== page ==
The case of Sweden stands as the most emblematic. In the late 1990s, North Korea approached Sweden to provide training for its officials and experts (Andersson and Bae 2015). In 2001, the European Institute for Japanese Studies (EIJS) at the Stockholm School of Economics initiated a pilot program centered on "Market Economy and International Trade Training for the DPRK." Professors of economics from Kim Il-sung University were invited to Sweden for discussions with Swedish government officials, members of parliament, and representatives from private companies such as Ericsson and ABB (Park and Jung 2007). The program was developed between 2002 and 2009, featuring two-week workshops for North Korean policy planners and academics in Vietnam.


The European Union has also provided funding for a number of events, including the DPRK-EU Economic Modernisation Workshops held in August 2004, October 2005, and October 2007. These workshops involved the participation of members of the European Parliament and were conducted in collaboration with the Friedrich Naumann Foundation. They facilitated dialogues between economic development experts and consultants, particularly from Eastern Europe, and their North Korean counterparts on a wide array of topics, including agriculture, light industry (with a focus on textiles), finance, and information technology.



A Partner Supporting International Initiatives


The European Union, represented by the European Atomic Energy Community (EAEC), has joined the executive board of the Korean Peninsula Energy Development Organization (KEDO) to contribute to the resolution of the North Korean nuclear issue. KEDO was established in the wake of the 1994 Geneva framework agreement, wherein North Korea committed to freezing its nuclear program in exchange for the international community's provision of two 1,000-megawatt light water reactors and an annual shipment of 500,000 tons of heavy fuel oil. The construction of the light water reactors was financed by South Korea (58% of the total KEDO budget) and Japan (20%). The United States (16%) and the European Union (5%) contributed to the supply of heavy fuel oil (Ko 2008).


While European aid constituted slightly over 5% of the total, when including the financial contributions of Member States, it played a crucial role in globalizing KEDO's efforts. This was instrumental in bolstering the initiative's credibility and persuading North Korea to uphold its commitments. Notably, the EAEC made an initial contribution of nearly 4 million dollars in July 1996. It's worth mentioning that many European Union Member States contributed to KEDO's financing prior to the European Union's involvement. In 1995, the United Kingdom, Finland, and the Netherlands, and again in 1996, Finland, Germany, the Netherlands, Greece, Norway, and Switzerland made unilateral contributions to KEDO. Italy emerged as the largest European contributor before Germany (KEDO 2005).



A Vital Partner in Assisting the Population


Europeans played a pivotal role in delivering substantial humanitarian aid precisely when the North Korean population needed it most, during the mid-1990s. Starting from 1995, the European Union extended humanitarian aid, with a particular focus on providing essential food assistance to North Korea. This effort reached its zenith in 1997, during the severe famine. At this critical juncture, North Korea received nearly 5% of the total humanitarian aid disbursed by Brussels for international relief efforts, a stark contrast to the subsequent years where the allocation was less than 1% (Rüdiger 2002).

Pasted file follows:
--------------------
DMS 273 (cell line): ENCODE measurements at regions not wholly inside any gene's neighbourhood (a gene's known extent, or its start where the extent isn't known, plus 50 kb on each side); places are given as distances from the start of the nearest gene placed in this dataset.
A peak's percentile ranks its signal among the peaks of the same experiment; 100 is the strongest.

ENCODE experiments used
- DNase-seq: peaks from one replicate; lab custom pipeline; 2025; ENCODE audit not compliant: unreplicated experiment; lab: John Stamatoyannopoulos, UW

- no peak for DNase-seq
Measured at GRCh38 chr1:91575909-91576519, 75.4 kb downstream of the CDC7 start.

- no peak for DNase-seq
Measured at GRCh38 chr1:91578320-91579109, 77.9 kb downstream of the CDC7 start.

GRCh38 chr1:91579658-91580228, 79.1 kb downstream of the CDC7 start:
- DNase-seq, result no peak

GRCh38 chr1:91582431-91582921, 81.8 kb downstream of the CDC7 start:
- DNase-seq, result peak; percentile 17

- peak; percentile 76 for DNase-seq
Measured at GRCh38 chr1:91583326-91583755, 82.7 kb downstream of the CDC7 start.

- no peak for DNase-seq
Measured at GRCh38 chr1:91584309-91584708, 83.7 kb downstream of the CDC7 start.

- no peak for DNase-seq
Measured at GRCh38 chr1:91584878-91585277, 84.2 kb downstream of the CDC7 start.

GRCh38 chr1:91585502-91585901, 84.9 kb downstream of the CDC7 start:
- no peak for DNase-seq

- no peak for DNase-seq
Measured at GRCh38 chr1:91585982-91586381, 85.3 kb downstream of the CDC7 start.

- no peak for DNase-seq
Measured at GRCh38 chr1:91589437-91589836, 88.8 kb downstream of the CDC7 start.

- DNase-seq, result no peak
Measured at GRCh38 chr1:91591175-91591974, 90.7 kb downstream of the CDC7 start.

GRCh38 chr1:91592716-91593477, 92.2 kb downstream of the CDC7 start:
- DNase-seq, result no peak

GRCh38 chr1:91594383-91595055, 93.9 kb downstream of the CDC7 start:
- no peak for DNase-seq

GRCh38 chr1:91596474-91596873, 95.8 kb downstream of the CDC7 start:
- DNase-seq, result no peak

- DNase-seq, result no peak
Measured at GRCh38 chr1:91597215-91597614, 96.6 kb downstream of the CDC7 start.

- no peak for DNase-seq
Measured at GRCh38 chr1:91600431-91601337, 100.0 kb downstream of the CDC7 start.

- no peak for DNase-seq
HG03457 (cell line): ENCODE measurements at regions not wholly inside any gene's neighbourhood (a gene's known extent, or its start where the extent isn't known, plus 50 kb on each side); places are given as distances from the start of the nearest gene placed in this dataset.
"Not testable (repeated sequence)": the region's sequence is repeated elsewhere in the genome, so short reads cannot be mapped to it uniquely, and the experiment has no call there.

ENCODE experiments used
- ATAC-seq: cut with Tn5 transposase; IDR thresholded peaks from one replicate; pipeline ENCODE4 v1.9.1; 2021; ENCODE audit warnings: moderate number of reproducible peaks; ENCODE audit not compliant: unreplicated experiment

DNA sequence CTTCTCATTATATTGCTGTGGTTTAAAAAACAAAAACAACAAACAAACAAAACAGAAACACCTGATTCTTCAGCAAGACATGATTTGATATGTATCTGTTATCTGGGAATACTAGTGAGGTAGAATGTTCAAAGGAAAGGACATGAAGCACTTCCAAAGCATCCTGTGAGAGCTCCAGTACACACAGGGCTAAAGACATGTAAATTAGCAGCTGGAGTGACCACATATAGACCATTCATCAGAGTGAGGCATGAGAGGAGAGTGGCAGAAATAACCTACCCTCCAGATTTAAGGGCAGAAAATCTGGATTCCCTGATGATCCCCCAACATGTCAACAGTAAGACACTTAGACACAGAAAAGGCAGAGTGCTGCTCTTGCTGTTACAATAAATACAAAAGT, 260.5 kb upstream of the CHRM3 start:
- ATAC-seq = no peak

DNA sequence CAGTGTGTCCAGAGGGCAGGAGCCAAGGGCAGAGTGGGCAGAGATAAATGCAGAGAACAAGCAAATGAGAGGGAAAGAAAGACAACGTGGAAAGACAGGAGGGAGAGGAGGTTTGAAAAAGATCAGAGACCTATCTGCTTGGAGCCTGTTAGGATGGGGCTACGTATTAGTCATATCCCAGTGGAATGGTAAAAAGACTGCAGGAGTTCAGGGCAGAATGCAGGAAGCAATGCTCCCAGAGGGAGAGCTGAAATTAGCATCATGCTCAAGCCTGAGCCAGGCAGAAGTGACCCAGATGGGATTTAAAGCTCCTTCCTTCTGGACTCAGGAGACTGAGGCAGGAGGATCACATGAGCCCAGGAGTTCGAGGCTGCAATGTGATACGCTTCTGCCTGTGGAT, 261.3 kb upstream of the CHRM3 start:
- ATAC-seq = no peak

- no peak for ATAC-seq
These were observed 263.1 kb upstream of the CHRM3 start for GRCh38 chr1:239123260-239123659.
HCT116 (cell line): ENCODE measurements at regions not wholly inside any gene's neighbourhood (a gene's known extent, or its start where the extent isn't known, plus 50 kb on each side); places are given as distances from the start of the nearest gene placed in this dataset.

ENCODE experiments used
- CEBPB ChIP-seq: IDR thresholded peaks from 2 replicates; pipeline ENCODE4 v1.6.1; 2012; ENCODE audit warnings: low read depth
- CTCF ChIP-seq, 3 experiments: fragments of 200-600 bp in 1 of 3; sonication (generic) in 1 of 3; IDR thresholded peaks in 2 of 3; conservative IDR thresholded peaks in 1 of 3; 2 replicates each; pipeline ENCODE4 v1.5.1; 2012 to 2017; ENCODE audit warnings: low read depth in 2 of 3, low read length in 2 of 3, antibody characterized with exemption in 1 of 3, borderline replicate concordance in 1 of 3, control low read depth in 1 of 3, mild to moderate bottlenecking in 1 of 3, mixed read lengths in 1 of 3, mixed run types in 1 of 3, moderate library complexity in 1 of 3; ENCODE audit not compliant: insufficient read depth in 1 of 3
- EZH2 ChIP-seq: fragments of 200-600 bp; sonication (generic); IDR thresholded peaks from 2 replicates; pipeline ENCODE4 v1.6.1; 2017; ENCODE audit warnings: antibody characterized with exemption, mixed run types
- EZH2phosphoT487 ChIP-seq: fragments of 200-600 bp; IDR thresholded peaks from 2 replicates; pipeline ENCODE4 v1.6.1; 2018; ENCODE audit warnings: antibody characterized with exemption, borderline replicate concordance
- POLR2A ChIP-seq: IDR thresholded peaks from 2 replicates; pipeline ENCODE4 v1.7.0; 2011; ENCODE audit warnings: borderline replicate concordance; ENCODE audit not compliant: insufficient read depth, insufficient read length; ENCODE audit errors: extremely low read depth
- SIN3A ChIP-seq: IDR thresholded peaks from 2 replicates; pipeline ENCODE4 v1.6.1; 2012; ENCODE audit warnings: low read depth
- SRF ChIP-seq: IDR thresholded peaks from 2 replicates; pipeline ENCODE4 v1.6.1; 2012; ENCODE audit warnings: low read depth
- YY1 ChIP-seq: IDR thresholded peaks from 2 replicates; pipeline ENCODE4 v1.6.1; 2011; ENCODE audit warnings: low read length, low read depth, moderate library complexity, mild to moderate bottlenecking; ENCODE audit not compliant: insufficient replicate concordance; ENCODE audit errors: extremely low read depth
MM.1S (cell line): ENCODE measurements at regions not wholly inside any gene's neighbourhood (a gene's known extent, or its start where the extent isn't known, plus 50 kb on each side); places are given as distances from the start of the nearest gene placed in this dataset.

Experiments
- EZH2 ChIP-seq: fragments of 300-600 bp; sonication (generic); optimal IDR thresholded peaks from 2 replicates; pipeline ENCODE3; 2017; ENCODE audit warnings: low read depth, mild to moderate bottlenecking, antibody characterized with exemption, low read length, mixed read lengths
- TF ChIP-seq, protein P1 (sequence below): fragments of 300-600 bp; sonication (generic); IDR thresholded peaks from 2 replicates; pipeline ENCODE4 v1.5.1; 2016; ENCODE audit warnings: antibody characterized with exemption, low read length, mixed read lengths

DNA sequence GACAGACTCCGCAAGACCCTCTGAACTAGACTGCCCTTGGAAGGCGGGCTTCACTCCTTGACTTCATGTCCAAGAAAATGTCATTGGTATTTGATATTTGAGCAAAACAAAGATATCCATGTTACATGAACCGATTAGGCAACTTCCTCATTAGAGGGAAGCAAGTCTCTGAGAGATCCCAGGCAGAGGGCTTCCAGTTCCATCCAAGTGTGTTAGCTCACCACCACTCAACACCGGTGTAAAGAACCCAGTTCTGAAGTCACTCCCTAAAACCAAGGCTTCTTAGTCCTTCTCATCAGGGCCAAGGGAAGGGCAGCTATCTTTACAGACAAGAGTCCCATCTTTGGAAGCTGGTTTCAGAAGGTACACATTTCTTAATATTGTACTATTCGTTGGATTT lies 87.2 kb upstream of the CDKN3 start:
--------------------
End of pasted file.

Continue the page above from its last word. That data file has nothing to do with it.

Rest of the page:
Between 1997 and 2000, the Commission allocated a total of €168 million through three key channels: bilateral aid, predominantly through the European Community Humanitarian Office (ECHO, later rebranded as the Directorate-General for Civil Protection and European Humanitarian Aid Operations) (amounting to €106.7 million), funding from the World Food Programme (€50 million, encompassing €12 million worth of food aid products distributed by European NGOs), and direct funding from seven European NGOs (€11 million). These NGOs included Cesvi, Concern, Children's Aid Direct, Action Contre La Faim, German Agro-action, Médecins Sans Frontières, and Triangle Génération Humanitaire (ReliefWeb 2001). Following this initial phase of food assistance, the focus shifted towards structural food aid, with a particular emphasis on providing resources and technical support to enhance agricultural production across various sectors, including the provision of fertilizers.


However, recognizing the full scope of Europe's contribution requires acknowledging that EU aid is just one facet. Many Member States also extended bilateral aid. When considering both joint aid efforts and contributions from Member States, the EU's share (55%) logically surpasses that of individual countries like Germany (12%), Sweden (12%), and Denmark (10%) (European Commission 2001). This collective European endeavor between 1995 and 2006 has sustained its commitment to providing aid to the DPRK at both bilateral and multilateral levels.


※ This article was co-published by the FRS and Global NK.





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Antoine Bondaz is the Director of the Korea Program on Security and Diplomacy at the Paris-based Foundation for Strategic Research (FRS).



Typeset by: Jisoo Park, Research Associate